Emissions, Nuclear

Societys Needs Determining Energy Future

Issue 10 and Volume 100.

Society`s Needs Determining Energy Future

By Paul L. Wattelet, Sargent & Lundy

Congratulations to Power Engineering from a fellow centenarian.1 The intrigu-ing aspect of making 100-year prognostications is only the most optimistic of us plan to be around to validate our predictions. In reality, whether or not lifespan advances result in some of us being here in another 100 years may have more relevance to determining our energy future than what technologies and fuels will be in vogue. The primary driving forces behind the energy technologies that will be employed on a large scale, and the resulting mar-kets, will be the socio-political issues associated with population, availability and use of natural resources, the environment and global politics.

Over the next 100 years, the energy trend will be toward those technolo-gies that can best serve the greatest population with the least use of otherwise valuable resources and having the least adverse impact on the environment. The issues most popular today will probably turn out to be high frequency noise on a low-frequency trend cycle. The current frenzy over deregulating the electric power industry into competitive markets will be replaced by the issue of how best to regulate the industry for the long-term benefit of our citizenry (back to the future?). Granted, the key players may be different, but the fundamental socio-economic issues will still have to be addressed.

During the next 25 years, the United States will face a major crisis of where to turn for future energy production. As a result, energy politics and policies will most likely set us on a few false starts along new technological courses that will be heavily influenced by short-term gains at the expense of long-term energy self-sufficiency. We will see the usual assortment of new genera-tion and distribution concepts that promise to be panaceas but will eventually prove to be impractical alternatives on a mass scale. On the application side, we will see the electric automobile begin to emerge as the predominant means of ground transportation, which will in turn have a major impact on the oil industry as well as the electric power industry.

Within this 25-year window, the current “gassing” of America will become much better understood from a long-term technology/supply/ distribution/economics perspective as will the need for nuclear power. We`ll find out if natural gas can hold its own for long-term, large-scale electricity production or if it will again retreat to limited use. My forecasting says coal technology, as a major source of new generation, will con-tinue at about its current level in the United States.

Internationally, particularly in developing countries, coal will continue to be a primary source of new generation where it is economi-cal. As those countries become more affluent, environmental concerns will increasingly become major issues. Many of these countries, however, are pursuing a coal/nuclear strategy for their long-term future and are less likely to follow the U.S. path of abrupt energy policy shifts.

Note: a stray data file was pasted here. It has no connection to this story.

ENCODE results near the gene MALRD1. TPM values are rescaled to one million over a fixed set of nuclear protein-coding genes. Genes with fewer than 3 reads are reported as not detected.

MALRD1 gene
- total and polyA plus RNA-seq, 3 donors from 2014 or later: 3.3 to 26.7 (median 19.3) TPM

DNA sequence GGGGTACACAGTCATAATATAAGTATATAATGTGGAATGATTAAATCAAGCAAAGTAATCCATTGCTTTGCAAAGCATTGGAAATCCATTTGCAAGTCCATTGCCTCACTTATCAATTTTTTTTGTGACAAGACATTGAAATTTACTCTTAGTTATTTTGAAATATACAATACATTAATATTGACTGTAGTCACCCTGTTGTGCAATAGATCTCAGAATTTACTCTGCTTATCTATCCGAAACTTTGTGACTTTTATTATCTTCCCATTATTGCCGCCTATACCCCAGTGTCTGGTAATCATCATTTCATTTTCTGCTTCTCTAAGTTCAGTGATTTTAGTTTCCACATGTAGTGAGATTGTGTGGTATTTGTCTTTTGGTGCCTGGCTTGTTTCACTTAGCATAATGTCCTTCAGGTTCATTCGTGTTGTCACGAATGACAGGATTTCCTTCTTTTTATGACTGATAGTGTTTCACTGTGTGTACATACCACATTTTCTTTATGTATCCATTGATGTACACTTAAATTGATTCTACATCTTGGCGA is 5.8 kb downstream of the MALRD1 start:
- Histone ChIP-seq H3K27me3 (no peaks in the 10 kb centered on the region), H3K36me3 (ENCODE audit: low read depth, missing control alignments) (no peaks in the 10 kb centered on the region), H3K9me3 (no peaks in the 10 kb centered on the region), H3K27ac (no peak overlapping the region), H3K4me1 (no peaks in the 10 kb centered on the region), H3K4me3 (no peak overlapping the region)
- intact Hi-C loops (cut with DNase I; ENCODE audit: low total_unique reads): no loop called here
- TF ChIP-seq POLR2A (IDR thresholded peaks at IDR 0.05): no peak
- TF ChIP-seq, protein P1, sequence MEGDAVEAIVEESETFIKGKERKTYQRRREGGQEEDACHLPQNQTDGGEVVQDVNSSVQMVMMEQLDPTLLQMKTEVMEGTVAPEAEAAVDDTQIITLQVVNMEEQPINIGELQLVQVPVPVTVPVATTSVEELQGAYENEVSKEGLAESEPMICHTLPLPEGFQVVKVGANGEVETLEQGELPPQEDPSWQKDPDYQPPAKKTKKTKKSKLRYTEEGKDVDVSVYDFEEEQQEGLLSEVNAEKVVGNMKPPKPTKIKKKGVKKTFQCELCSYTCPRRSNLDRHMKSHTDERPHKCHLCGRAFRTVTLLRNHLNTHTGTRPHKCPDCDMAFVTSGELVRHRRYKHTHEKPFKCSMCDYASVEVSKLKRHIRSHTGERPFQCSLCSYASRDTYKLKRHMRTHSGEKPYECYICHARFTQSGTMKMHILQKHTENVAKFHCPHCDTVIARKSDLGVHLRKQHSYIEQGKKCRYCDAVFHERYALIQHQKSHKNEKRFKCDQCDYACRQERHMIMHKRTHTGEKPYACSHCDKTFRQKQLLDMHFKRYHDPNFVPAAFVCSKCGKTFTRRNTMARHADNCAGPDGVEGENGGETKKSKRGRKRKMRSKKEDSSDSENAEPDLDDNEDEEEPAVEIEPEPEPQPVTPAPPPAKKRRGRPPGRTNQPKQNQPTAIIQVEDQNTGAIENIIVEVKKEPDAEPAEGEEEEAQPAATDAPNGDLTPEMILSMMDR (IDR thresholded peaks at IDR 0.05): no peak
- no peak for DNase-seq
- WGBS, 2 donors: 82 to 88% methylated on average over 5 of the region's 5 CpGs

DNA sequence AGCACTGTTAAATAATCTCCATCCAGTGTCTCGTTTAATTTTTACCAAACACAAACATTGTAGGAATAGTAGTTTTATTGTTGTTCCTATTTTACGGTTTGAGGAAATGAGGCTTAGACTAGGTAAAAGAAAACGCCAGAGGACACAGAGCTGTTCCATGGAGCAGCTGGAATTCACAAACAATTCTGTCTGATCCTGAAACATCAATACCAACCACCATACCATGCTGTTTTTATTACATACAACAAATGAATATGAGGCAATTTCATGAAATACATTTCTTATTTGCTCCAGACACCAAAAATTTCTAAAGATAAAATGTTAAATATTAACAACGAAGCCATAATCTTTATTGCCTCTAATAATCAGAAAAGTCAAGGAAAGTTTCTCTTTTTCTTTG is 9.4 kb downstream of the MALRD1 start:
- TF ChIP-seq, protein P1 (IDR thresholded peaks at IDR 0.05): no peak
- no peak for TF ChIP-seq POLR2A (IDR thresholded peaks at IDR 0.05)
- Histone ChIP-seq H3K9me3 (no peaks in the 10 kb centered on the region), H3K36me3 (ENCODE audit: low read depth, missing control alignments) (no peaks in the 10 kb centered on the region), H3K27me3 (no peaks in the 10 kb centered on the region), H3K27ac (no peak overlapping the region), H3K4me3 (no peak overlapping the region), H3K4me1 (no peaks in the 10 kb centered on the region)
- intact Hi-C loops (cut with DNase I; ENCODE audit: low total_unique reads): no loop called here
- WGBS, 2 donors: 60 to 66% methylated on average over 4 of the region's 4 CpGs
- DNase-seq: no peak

Between 25 and 50 years from now, nuclear power will reappear as the technology of choice (and necessity) for new electric generation, with fast breeder reactors becoming politically and socially acceptable throughout the world. Plutonium will be recognized as an extremely valuable energy resource rather than viewed as a fuel to be feared. The benign effect of nuclear power on the environment will be a key factor in this movement. As nuclear power reemerges, so will regulatory requirements for greater reassur-ance to the public. This in turn will drive increases in all other forms of competitive regulation. During this period, the greatest technological advances will be made in the areas of materials and the use of computer technology in all phases of power generation and distri-bution. Information technology will continue to drive gains in produc-tivity and efficiency of engineering, design, operations and maintenance. However, there will continue to be a strong demand for knowledge workers who can sort through the information overload to provide assessments based on judgment and vision.

Beyond 50 years my vision begins to get a little hazy. However, nuclear power will remain the predominant source of new electricity generation in a very populated, highly educated and heavily regulated world. And–perhaps some of us will still be around to read the 200th anniversary edition of Power Engineering, that is if reading is still in vogue.

1Sargent & Lundy celebrated its 105th anniversary in power this year.

Between 25 and 50 years from now, nuclear power will reappear as the technology of choice (and necessity) for the new electric generation, with fast breeder reactors becoming politically and socially acceptable throughout the world.

Dr. Paul Wattelet`s extensive project and business management experience includes serving as Sargent & Lundy`s chief operating officer, chief operations and finance officer, Power Services and Engineering director and project director for Sargent & Lundy`s initial nuclear projects in Korea. He joined Sargent & Lundy in 1972 as a project engineer. He earned his doctorate degree in nuclear engineering at Purdue University and his bachelor`s of science degree in physics at Illinois Institute of Technology.